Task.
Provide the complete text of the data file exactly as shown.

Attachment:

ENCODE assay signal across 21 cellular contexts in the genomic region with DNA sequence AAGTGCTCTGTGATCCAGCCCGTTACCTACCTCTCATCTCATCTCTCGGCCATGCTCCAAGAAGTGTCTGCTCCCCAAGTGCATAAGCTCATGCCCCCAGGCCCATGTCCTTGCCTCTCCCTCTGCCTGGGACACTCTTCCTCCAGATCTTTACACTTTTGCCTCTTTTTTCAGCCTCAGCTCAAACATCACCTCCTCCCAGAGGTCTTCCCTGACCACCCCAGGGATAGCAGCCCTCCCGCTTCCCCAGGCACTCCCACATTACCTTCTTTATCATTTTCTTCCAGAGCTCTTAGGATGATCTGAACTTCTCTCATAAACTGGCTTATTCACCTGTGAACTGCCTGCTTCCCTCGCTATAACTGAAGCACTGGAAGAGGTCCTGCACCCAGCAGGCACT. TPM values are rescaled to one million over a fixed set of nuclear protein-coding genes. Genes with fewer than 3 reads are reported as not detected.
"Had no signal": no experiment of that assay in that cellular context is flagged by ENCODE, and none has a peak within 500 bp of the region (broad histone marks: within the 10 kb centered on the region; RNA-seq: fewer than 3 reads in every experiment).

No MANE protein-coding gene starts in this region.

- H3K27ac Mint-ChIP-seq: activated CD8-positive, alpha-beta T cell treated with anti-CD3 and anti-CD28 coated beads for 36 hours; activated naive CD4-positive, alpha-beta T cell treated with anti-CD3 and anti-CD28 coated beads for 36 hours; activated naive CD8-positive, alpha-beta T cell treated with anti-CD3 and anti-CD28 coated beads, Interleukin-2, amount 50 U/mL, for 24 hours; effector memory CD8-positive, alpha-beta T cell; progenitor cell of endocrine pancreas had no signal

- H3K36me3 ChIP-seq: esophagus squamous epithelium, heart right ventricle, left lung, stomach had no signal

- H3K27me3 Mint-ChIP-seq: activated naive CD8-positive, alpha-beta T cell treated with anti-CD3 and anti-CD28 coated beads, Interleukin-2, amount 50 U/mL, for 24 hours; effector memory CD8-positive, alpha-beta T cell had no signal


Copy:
ENCODE assay signal across 21 cellular contexts in the genomic region with DNA sequence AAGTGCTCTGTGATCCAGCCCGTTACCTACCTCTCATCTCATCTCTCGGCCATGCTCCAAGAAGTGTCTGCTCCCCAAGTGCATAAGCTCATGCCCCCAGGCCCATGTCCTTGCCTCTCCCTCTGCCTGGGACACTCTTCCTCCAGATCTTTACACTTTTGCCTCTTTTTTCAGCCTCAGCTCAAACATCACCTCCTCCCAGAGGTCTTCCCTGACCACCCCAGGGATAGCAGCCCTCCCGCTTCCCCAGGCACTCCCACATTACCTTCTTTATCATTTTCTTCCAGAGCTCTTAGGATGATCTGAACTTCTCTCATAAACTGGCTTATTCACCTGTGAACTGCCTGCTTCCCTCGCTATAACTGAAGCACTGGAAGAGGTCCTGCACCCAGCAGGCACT. TPM values are rescaled to one million over a fixed set of nuclear protein-coding genes. Genes with fewer than 3 reads are reported as not detected.
"Had no signal": no experiment of that assay in that cellular context is flagged by ENCODE, and none has a peak within 500 bp of the region (broad histone marks: within the 10 kb centered on the region; RNA-seq: fewer than 3 reads in every experiment).

No MANE protein-coding gene starts in this region.

- H3K27ac Mint-ChIP-seq: activated CD8-positive, alpha-beta T cell treated with anti-CD3 and anti-CD28 coated beads for 36 hours; activated naive CD4-positive, alpha-beta T cell treated with anti-CD3 and anti-CD28 coated beads for 36 hours; activated naive CD8-positive, alpha-beta T cell treated with anti-CD3 and anti-CD28 coated beads, Interleukin-2, amount 50 U/mL, for 24 hours; effector memory CD8-positive, alpha-beta T cell; progenitor cell of endocrine pancreas had no signal

- H3K36me3 ChIP-seq: esophagus squamous epithelium, heart right ventricle, left lung, stomach had no signal

- H3K27me3 Mint-ChIP-seq: activated naive CD8-positive, alpha-beta T cell treated with anti-CD3 and anti-CD28 coated beads, Interleukin-2, amount 50 U/mL, for 24 hours; effector memory CD8-positive, alpha-beta T cell had no signal